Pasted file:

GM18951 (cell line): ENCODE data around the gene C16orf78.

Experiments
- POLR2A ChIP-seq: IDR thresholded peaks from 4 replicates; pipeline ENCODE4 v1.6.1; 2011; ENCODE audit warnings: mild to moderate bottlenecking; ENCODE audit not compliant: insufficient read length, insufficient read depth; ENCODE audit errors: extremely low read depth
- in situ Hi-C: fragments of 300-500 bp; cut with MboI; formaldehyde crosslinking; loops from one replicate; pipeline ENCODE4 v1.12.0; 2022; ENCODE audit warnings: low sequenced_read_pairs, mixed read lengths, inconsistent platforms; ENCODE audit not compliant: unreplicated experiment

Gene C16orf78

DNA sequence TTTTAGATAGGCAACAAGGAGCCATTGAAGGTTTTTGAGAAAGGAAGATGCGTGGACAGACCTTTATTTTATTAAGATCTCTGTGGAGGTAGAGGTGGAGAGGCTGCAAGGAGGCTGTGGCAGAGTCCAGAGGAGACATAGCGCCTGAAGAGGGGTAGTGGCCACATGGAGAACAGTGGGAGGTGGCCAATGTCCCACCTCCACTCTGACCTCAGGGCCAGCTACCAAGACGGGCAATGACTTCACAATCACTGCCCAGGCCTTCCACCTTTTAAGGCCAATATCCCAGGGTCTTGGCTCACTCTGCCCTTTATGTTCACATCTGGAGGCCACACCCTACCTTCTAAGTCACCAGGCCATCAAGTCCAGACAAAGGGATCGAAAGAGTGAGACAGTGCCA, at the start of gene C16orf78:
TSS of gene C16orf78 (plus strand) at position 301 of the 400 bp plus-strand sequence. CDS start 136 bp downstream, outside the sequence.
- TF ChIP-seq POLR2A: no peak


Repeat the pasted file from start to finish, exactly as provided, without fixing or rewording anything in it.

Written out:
GM18951 (cell line): ENCODE data around the gene C16orf78.

Experiments
- POLR2A ChIP-seq: IDR thresholded peaks from 4 replicates; pipeline ENCODE4 v1.6.1; 2011; ENCODE audit warnings: mild to moderate bottlenecking; ENCODE audit not compliant: insufficient read length, insufficient read depth; ENCODE audit errors: extremely low read depth
- in situ Hi-C: fragments of 300-500 bp; cut with MboI; formaldehyde crosslinking; loops from one replicate; pipeline ENCODE4 v1.12.0; 2022; ENCODE audit warnings: low sequenced_read_pairs, mixed read lengths, inconsistent platforms; ENCODE audit not compliant: unreplicated experiment

Gene C16orf78

DNA sequence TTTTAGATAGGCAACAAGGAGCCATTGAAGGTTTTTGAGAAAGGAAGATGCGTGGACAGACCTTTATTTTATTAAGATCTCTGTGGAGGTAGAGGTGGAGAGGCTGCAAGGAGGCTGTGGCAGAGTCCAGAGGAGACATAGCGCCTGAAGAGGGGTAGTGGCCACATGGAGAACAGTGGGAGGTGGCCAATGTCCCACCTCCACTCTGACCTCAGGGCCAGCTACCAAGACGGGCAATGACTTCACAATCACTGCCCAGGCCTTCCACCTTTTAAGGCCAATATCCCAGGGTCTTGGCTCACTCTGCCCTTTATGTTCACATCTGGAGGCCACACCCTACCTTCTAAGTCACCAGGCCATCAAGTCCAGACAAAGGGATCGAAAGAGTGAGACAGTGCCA, at the start of gene C16orf78:
TSS of gene C16orf78 (plus strand) at position 301 of the 400 bp plus-strand sequence. CDS start 136 bp downstream, outside the sequence.
- TF ChIP-seq POLR2A: no peak